After the interval, Sampson and Middleton presented a characteristically thoughtful and interesting programme, in which spiritual intensity was replaced by the surreal.  Middleton’s measured, delicately poetic rendition of Eric Satie’s Gymnopédie 1 certainly cleansed the palette after Melmoth’s Gothic melodrama.  Sampson’s clean, silky soprano is perfectly suited to the unpretentiousness ‘Les Anges’, which seemed to let a shaft of heavenly light into Holywell Music Room.  ‘Le Chapelier’ was over in an exuberant flash, quicker than the White Rabbit could jump through Alice’s Looking Glass.  We were whisked back to fin-de-siècle Paris with an unaffected and open-hearted performance of ‘Je te veux’, which Satie wrote for Paulette Darty, that ‘queen of the slow waltz’.  The hemiola rhythms swayed freely and with natural grace.  In her programme note, Caroline Potter suggests that ‘Satie did not enjoy being obliged to earn a living as a café pianist, but [‘Je te veux’] shows he had a genuine feel for the popular style.’  I would beg to differ.  Satie was a frequenter of the Chat Noir and belonged to the inner circle of Parisian cabaret for more than two decades, and he deeply believed that his music should stay close to its popular roots – something that Sampson and Middleton made charmingly clear.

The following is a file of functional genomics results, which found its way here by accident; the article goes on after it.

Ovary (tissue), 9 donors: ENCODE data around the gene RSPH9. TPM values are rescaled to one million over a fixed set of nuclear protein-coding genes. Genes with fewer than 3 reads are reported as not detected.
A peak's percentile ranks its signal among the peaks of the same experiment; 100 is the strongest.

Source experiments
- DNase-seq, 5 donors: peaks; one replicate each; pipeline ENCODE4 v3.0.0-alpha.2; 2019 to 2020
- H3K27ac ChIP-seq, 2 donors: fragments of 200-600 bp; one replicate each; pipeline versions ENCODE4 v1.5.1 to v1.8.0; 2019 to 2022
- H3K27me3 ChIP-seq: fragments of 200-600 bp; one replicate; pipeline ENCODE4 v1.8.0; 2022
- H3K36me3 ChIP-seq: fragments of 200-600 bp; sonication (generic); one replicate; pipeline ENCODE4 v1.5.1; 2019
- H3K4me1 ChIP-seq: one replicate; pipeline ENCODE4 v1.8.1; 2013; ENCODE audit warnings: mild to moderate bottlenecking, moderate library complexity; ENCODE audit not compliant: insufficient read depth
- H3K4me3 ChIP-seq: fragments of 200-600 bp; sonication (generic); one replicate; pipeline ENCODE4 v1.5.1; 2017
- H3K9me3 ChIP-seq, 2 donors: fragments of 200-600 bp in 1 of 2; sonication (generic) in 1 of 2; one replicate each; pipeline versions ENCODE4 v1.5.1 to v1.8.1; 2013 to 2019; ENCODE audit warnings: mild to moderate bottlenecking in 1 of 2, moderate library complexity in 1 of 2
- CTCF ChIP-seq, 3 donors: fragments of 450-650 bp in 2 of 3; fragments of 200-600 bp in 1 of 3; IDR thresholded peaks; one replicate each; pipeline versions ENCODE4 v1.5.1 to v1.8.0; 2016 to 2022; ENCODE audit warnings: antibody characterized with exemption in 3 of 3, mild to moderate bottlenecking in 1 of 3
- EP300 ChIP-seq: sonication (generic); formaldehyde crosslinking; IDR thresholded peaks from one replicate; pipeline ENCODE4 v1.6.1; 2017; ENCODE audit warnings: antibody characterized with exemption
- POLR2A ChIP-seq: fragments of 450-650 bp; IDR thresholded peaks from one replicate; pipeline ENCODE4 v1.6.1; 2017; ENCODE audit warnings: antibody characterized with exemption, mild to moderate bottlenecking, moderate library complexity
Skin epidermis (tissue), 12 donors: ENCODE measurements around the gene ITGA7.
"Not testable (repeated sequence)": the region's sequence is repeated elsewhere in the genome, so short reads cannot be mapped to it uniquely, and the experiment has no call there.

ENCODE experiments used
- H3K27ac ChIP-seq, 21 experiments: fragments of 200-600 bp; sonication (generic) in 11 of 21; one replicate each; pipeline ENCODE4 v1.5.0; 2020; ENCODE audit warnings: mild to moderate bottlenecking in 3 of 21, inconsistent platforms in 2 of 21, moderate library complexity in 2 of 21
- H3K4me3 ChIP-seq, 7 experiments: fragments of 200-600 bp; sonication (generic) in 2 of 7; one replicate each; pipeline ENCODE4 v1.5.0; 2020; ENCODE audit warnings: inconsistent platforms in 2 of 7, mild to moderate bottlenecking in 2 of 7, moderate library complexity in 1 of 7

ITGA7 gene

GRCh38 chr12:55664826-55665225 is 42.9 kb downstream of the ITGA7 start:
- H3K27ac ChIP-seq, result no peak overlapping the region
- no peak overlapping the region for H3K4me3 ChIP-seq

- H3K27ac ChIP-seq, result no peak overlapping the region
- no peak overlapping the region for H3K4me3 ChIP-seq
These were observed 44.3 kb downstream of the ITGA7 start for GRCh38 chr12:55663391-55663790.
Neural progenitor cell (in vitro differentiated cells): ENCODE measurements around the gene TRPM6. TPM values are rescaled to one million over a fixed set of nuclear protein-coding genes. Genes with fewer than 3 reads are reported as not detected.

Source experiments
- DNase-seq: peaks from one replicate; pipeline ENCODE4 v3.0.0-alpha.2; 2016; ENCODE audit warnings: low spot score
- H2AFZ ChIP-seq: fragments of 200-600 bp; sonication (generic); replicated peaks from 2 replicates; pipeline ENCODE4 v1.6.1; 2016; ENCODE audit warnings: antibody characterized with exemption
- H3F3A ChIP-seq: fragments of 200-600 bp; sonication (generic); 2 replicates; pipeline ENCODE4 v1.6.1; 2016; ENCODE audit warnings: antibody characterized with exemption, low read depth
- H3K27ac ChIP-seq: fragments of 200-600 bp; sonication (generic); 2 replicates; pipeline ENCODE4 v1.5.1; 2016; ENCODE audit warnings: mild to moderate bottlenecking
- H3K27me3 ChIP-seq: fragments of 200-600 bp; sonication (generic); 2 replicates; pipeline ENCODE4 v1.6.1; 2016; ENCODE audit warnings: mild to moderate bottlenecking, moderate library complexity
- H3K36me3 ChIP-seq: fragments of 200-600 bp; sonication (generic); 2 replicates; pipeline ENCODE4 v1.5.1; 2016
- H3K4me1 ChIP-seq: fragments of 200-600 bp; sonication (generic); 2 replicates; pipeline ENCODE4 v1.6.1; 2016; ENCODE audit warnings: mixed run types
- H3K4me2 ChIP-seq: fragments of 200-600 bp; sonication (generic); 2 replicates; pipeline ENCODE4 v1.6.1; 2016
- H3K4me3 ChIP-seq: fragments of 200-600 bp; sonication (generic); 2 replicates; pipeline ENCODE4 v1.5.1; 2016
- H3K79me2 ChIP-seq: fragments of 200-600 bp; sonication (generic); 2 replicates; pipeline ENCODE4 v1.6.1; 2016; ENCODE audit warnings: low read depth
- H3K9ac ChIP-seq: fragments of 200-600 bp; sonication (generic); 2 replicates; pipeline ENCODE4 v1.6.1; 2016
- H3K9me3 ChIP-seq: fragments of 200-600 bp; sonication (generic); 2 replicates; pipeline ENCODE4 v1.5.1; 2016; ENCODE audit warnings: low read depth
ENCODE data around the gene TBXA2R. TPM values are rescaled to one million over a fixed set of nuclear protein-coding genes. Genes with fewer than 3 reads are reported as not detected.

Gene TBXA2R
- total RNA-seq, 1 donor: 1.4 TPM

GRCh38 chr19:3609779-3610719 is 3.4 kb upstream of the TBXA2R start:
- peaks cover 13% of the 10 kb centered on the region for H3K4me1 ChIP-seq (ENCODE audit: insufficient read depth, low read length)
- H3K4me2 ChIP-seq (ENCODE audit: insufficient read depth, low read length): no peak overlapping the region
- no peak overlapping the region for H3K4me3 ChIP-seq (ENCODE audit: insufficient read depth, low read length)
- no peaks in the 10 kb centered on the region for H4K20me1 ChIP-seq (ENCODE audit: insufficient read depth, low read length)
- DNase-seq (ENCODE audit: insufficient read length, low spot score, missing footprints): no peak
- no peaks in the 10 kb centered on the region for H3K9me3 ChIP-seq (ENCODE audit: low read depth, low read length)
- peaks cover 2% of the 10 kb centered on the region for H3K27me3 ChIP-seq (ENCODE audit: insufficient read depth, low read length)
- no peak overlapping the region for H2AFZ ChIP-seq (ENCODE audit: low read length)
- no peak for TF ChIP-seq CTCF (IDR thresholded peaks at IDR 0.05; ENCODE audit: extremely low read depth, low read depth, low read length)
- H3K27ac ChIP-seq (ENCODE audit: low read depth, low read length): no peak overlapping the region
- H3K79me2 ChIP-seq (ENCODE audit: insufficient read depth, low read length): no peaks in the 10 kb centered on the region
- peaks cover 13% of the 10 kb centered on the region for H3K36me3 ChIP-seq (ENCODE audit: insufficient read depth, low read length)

Five songs by Poldowski – aka Irène Régine Wieniawska, the daughter of the Polish-born, Belgian-resident violinist Henryk Wieniawski – followed, all settings of Paul Verlaine.  The Greek island of Cythère has inspired painters, poets and musicians – from Couperin to Watteau, from Hugo to Ravel.  Here it was a richly scented landscape of high spirits and happiness.  The placid calm of ‘En Sourdine’ was broken by surprisingly fervent episodes, anything but ‘muted’, in which Sampson gave full rein to the music’s pulsing passions.  ‘Colombine’ brimmed with commedia playfulness; Middleton’s accompaniment ran hither and thither with exuberant agility and ‘signed off’ with a flirtatious flick of the head and stamp of the foot.  After the heady temptations of ‘L’heure exquise’, in which Sampson’s soprano assumed a sultry duskiness at times, as it sank low, ‘Mandoline’ breezed easily by, coloured with a rich Iberian palette and lifted by buoyant rhythms.

Sampson and Middleton concluded their recital with three songs from William Walton’s Façade.  They emphasised the lyrical sweetness and textural transparency of ‘Daphne’, while making much of the poetic imagery.  ‘Through Gilded Trellises’ was both more flouncy and more floaty, with just the right amount of ‘tongue-in-cheek’, as Middleton flourished his castanets, mandolin and tambourine with rhythmic fastidiousness and a beguiling sense of fun.  ‘Old Sir Faulk’ fox-trotted flamboyantly to the finish line.

Claire Seymour